Red Balloons Lesson 1

 
 
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Lesson #1

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What a great class we had! Thanks all you awesome grownups for coming and supporting your students. I can tell we are going to have a great yeargreat students and great consistent parents/grands that make it happen! Thank you for singing along and doing the hand actions during class, this helps the students stay focused and builds a musical bond between you and your child. When they see that you enjoy music, they do too! 

*Just a reminder for next week… 
1. Parents don’t come this next week, which means totes & bells don’t either. Just send your kids in WITH THEIR HOMEWORK (opened to the homework #1 page), and they will be ready 45 minutes later. If you ever get confused about which homework page we're on, just remember that you can't do homework for a lesson you haven't learned yet. So we'll do the lesson number, then that homework during the week that follows.

2. Remember in 1st year the practice process is all about fun and ongoing practice through play. Forget about the typical rigid "we are now practicing" approach to teaching children music. Put out the bells and let your child play with them. Listen to the music everyday in a natural way. (Bedtime, while in the car, etc.) Once a week sit down and do the theory homework. That's it! Piece of cake!

 
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Melodic Patterns 

Many activities in the first semester will concentrate on repetitions of certain melodic patterns. The first is MI-RE-DO. We will sing it, do solfege hand signs, play it on the bells, see the notes on the staff, and feel it with our full body! The songs this week that have this pattern in it are: Let’s Play Music, Red Balloon, DO RE MI, Three Blind Mice, Frog in the Middle.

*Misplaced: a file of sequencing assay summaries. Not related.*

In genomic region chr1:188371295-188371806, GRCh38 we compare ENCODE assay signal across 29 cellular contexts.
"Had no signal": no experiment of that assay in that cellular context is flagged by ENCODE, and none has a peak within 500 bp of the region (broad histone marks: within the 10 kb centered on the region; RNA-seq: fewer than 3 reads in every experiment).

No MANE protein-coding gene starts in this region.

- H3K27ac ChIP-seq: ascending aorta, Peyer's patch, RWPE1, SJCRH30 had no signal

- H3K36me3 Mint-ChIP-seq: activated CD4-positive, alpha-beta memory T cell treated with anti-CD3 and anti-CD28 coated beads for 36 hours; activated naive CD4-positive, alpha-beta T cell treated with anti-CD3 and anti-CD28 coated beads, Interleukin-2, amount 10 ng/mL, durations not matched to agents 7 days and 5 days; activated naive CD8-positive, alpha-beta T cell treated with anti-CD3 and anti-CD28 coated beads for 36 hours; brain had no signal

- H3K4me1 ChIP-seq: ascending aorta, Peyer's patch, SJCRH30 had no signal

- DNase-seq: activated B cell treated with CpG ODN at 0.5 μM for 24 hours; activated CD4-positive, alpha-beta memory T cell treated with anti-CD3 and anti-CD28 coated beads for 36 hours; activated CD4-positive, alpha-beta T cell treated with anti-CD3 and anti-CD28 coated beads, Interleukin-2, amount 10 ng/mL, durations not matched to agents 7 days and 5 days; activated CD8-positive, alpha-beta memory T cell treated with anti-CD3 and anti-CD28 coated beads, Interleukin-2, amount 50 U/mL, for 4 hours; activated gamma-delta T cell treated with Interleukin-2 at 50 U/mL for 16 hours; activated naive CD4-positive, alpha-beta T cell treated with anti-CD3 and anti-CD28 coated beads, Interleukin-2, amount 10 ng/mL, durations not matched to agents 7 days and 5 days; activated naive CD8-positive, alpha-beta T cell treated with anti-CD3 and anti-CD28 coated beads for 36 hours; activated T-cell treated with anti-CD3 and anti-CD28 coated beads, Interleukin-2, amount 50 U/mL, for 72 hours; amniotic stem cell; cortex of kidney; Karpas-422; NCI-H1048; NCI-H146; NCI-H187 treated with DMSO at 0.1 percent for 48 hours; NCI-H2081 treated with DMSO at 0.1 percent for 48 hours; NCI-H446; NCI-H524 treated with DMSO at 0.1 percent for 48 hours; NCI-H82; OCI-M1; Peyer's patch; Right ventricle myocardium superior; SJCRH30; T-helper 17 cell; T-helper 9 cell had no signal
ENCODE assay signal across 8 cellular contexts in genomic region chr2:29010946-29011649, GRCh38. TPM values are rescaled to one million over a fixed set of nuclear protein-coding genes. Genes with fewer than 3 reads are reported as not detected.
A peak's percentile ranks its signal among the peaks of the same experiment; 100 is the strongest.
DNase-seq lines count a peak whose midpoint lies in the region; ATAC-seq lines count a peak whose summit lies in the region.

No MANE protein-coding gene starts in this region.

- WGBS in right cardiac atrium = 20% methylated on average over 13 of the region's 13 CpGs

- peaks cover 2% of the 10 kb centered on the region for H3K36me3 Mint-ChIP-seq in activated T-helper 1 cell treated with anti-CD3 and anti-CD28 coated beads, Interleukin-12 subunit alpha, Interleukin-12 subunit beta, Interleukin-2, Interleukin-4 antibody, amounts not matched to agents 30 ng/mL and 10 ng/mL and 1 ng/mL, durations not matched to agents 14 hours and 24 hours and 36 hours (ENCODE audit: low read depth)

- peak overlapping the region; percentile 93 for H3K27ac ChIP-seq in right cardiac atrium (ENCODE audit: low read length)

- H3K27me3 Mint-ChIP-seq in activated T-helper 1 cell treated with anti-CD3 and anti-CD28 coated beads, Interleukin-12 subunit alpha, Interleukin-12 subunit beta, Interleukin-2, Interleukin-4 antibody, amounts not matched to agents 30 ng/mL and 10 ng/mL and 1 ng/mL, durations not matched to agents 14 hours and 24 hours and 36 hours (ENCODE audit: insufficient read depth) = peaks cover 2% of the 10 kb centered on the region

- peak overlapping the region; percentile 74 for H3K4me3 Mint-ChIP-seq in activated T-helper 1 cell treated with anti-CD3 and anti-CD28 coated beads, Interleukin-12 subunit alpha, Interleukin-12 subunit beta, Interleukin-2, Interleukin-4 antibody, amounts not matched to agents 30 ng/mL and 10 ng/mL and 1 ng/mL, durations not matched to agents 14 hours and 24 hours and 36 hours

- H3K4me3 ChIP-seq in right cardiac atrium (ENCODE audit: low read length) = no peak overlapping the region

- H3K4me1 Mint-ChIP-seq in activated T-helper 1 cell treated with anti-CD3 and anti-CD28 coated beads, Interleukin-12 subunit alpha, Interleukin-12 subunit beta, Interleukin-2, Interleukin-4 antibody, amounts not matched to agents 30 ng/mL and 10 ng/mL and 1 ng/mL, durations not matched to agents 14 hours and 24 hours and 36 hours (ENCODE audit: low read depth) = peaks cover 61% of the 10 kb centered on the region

Steady Beat

A steady beat is an essential part of becoming a complete musician. We learn to hear, feel, identify and then reproduce a steady beat with every song in Let’s Play Music, but it is specifically addressed this week in Tambourine Train and Echo Ed.


Minor 3rd Interval - helps to sing in tune

Hickety Pickety and Echo Ed are key pieces in learning to match pitch. For a child to play and create music they must be able to hear and then reproduce what was heard. Using the minor 3rd SOL MI and simple rhythmic variations we train the ear to identify what is being heard.

 
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Click HERE to read why ear training is important and why it should be part of your child's music education. Also, we've added the Magic Lamp Coloring book below. Print these two pages out and let your child color the characters as you discuss their favorite part about the puppet show. Click the buttons below to download PDFs.